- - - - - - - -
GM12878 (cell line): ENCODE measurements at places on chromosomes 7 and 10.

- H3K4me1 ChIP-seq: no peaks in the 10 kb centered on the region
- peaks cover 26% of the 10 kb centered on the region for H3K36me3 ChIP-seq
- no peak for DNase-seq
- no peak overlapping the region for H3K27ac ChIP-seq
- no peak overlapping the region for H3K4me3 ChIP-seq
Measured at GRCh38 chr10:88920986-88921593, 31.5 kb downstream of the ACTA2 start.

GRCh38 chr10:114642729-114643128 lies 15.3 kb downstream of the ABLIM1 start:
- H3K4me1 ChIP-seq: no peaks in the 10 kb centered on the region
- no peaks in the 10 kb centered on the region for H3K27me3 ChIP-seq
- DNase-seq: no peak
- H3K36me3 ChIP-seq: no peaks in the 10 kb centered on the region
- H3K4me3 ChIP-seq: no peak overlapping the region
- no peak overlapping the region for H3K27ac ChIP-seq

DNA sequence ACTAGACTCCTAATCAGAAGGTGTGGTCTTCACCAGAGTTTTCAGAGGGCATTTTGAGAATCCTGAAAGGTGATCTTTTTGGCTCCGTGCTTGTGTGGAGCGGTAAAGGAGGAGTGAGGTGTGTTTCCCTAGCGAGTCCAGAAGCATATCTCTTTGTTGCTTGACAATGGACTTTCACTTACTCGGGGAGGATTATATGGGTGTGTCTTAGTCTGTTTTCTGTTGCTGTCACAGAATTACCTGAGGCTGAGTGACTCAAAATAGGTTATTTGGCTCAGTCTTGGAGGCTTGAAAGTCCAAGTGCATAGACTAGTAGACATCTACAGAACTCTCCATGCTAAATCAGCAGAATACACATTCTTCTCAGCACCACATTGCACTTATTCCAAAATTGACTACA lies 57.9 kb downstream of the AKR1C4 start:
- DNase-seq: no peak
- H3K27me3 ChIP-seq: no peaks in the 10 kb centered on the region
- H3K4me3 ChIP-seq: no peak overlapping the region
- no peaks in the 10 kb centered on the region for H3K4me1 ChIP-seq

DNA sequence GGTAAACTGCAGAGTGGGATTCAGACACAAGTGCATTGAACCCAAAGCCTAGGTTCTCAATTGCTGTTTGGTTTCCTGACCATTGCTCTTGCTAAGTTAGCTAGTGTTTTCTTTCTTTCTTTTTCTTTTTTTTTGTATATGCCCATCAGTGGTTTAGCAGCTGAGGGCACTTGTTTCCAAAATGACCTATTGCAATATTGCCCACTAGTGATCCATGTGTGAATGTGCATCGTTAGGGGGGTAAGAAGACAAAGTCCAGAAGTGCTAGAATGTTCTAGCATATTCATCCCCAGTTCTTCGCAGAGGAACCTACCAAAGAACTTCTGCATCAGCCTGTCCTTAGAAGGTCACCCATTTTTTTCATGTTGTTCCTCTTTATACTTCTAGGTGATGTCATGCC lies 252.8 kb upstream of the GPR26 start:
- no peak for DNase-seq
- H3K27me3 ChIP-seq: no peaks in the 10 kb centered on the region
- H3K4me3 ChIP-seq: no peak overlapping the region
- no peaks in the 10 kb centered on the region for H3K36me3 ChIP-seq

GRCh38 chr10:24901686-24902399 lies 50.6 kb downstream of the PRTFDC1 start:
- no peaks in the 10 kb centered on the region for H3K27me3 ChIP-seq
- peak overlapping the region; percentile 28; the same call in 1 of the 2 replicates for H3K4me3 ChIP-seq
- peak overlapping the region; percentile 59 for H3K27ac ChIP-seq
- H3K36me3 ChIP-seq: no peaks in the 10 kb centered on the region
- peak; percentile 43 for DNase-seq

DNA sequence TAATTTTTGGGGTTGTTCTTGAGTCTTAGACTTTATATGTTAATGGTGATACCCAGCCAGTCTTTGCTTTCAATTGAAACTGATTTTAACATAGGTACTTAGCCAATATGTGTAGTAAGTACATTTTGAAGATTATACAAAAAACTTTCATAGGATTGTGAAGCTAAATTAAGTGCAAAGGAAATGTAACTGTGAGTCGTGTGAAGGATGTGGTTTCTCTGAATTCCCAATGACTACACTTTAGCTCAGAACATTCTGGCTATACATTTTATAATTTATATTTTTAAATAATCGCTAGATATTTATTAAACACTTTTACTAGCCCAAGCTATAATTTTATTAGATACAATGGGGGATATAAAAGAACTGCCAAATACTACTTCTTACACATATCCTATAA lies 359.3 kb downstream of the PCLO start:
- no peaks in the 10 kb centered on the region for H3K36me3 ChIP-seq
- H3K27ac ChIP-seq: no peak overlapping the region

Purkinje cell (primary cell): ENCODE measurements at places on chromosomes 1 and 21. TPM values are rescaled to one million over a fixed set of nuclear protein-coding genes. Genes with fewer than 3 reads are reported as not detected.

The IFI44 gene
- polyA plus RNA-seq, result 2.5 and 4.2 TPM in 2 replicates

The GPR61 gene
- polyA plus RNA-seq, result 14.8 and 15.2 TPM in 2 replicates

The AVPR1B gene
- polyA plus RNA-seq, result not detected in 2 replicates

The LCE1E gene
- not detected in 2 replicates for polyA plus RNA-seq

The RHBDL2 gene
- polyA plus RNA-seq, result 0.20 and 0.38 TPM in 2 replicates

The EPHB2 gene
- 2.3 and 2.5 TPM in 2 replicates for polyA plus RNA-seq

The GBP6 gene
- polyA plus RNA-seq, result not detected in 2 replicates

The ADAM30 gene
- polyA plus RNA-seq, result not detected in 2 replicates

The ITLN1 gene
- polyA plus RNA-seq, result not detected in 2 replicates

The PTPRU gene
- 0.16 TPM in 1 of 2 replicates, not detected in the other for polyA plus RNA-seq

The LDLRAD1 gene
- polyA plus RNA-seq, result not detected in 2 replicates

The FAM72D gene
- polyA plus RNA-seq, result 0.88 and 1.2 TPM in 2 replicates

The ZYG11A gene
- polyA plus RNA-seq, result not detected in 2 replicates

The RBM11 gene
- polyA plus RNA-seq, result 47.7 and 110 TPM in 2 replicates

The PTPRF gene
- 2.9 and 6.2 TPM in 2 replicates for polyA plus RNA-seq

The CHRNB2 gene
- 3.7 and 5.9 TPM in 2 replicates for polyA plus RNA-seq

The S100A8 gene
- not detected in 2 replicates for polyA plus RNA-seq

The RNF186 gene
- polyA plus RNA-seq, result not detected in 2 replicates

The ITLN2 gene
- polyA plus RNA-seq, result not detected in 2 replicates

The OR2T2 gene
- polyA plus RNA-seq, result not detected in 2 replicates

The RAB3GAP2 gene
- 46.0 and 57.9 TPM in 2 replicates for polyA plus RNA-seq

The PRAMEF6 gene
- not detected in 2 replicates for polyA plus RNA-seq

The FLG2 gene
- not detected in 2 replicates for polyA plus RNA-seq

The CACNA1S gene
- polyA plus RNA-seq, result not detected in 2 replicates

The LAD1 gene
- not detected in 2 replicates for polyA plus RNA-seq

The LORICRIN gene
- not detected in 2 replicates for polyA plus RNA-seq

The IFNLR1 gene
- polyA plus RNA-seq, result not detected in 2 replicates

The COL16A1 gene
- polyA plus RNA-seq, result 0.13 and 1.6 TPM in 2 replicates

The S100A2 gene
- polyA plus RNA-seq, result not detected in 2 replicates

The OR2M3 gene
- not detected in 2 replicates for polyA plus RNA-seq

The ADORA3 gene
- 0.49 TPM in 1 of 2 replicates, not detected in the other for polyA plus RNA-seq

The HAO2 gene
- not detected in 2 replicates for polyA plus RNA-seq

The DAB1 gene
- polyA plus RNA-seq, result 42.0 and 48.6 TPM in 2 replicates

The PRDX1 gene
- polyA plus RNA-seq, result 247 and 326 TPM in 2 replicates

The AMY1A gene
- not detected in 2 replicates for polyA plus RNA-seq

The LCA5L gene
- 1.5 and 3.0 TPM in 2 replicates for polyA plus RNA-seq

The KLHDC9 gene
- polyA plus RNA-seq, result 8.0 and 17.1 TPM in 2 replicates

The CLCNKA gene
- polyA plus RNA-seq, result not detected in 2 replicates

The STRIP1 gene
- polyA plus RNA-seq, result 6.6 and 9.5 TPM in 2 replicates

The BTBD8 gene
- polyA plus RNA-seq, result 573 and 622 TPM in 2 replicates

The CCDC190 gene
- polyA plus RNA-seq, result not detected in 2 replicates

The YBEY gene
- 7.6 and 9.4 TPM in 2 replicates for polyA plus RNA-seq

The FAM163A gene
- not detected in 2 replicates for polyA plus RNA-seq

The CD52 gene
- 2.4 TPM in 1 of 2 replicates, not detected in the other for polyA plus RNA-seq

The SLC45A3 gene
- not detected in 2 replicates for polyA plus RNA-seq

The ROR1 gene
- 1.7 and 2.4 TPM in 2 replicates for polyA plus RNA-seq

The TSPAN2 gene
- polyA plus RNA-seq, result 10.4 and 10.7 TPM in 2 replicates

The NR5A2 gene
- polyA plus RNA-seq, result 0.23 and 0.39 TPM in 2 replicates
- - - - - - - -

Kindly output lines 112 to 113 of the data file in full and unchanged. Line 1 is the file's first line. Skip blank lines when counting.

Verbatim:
- polyA plus RNA-seq, result 6.6 and 9.5 TPM in 2 replicates

The BTBD8 gene